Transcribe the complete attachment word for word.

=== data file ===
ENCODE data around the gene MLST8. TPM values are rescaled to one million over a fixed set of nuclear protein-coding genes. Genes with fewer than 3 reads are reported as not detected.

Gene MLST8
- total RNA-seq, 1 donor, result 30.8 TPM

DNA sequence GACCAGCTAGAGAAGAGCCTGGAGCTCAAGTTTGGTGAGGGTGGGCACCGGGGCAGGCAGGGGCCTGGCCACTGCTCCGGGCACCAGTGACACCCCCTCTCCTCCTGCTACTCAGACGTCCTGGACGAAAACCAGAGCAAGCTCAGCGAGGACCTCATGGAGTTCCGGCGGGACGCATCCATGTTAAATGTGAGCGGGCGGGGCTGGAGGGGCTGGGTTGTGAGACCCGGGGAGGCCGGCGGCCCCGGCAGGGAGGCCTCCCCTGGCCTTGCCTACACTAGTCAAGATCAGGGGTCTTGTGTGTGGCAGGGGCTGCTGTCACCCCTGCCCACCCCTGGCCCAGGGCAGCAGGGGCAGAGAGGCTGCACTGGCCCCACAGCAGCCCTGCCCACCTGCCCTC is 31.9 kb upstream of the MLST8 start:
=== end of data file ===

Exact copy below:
ENCODE data around the gene MLST8. TPM values are rescaled to one million over a fixed set of nuclear protein-coding genes. Genes with fewer than 3 reads are reported as not detected.

Gene MLST8
- total RNA-seq, 1 donor, result 30.8 TPM

DNA sequence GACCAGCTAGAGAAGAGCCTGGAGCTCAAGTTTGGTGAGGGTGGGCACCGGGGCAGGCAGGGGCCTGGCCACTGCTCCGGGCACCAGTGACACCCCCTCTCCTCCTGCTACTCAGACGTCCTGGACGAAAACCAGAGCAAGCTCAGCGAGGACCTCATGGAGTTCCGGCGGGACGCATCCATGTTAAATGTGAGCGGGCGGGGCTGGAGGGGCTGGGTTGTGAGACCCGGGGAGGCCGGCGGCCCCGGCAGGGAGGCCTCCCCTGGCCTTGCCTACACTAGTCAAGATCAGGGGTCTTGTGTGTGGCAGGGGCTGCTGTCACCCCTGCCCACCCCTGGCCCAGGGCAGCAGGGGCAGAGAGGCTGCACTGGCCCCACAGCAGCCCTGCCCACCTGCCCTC is 31.9 kb upstream of the MLST8 start: